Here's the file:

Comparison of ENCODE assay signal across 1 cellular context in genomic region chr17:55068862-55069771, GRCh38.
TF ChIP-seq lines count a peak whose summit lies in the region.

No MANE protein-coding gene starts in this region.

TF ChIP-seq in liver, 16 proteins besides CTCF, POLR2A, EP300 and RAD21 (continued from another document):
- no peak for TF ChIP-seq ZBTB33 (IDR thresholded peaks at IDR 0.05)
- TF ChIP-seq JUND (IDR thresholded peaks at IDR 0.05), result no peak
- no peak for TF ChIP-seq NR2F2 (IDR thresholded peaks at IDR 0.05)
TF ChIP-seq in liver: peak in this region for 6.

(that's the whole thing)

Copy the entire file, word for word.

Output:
Comparison of ENCODE assay signal across 1 cellular context in genomic region chr17:55068862-55069771, GRCh38.
TF ChIP-seq lines count a peak whose summit lies in the region.

No MANE protein-coding gene starts in this region.

TF ChIP-seq in liver, 16 proteins besides CTCF, POLR2A, EP300 and RAD21 (continued from another document):
- no peak for TF ChIP-seq ZBTB33 (IDR thresholded peaks at IDR 0.05)
- TF ChIP-seq JUND (IDR thresholded peaks at IDR 0.05), result no peak
- no peak for TF ChIP-seq NR2F2 (IDR thresholded peaks at IDR 0.05)
TF ChIP-seq in liver: peak in this region for 6.